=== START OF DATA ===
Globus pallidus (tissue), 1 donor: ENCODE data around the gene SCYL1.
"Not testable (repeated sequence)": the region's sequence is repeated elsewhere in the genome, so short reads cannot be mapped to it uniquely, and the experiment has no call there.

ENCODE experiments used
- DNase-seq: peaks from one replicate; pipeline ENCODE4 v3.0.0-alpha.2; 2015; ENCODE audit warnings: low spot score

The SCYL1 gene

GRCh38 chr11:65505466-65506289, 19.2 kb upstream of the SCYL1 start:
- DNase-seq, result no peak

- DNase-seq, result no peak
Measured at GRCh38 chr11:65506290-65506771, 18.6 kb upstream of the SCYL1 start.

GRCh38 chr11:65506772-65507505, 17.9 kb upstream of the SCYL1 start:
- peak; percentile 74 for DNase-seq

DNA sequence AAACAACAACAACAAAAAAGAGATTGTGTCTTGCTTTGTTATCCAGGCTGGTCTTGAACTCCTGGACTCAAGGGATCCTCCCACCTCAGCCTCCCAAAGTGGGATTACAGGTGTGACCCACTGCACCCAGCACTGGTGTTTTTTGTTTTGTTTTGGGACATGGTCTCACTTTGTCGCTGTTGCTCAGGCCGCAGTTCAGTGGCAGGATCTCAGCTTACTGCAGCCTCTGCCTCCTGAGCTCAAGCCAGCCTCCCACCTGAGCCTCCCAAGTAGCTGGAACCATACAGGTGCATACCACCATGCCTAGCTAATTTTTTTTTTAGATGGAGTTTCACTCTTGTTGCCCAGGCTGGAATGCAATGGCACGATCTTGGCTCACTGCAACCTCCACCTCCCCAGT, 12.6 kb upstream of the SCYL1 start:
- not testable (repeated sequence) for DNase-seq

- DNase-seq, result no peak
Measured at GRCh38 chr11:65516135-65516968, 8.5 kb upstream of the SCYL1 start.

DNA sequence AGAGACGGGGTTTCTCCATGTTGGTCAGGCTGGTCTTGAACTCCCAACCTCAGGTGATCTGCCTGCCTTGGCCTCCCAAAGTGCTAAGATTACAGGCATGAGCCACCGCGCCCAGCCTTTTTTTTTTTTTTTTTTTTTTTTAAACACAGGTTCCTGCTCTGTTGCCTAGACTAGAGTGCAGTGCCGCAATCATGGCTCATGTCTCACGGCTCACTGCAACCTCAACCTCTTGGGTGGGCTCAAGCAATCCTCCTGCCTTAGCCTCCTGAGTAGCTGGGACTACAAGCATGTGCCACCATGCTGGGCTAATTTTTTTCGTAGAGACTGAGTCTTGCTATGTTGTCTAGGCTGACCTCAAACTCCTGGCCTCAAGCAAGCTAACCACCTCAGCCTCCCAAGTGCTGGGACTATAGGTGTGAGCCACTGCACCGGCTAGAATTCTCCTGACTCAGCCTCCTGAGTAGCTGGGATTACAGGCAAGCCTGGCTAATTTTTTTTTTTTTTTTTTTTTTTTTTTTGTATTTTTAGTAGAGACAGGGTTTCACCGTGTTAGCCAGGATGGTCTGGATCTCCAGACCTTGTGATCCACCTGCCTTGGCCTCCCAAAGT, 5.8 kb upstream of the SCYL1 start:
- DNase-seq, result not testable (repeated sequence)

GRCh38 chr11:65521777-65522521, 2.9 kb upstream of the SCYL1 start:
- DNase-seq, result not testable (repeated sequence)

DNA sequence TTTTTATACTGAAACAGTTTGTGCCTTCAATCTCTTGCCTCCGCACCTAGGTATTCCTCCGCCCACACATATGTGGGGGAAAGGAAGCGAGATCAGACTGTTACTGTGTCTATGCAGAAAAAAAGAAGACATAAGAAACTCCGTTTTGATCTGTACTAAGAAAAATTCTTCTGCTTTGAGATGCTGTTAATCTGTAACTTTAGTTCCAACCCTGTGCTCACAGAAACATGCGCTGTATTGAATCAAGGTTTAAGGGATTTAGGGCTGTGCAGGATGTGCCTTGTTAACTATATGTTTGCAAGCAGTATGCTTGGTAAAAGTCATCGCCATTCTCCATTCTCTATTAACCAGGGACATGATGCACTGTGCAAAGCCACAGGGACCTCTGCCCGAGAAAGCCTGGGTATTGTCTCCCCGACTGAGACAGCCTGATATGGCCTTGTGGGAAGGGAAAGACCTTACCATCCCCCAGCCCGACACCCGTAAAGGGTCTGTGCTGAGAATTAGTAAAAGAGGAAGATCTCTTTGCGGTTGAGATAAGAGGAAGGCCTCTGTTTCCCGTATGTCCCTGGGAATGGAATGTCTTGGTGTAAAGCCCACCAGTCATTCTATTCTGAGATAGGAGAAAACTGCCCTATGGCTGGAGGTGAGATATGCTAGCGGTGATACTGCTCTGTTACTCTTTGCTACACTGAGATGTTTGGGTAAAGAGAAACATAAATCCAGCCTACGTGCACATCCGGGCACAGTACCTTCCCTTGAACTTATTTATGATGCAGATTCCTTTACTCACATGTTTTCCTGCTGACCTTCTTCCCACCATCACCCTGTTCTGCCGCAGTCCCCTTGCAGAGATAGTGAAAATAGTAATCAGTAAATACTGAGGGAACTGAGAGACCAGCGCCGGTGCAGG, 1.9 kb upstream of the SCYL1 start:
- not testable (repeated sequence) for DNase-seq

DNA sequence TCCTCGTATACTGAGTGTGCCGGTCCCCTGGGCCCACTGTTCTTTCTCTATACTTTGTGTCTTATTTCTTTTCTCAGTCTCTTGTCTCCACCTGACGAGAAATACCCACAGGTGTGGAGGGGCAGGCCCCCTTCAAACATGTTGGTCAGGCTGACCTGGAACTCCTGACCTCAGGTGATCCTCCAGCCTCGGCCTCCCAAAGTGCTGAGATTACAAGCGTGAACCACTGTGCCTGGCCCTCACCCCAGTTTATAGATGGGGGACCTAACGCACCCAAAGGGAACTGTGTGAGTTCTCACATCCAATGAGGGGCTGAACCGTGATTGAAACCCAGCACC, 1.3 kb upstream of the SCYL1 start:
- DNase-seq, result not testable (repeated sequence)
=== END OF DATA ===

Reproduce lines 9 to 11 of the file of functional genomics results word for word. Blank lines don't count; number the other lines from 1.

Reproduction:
Measured at GRCh38 chr11:65506290-65506771, 18.6 kb upstream of the SCYL1 start.

GRCh38 chr11:65506772-65507505, 17.9 kb upstream of the SCYL1 start:
- peak; percentile 74 for DNase-seq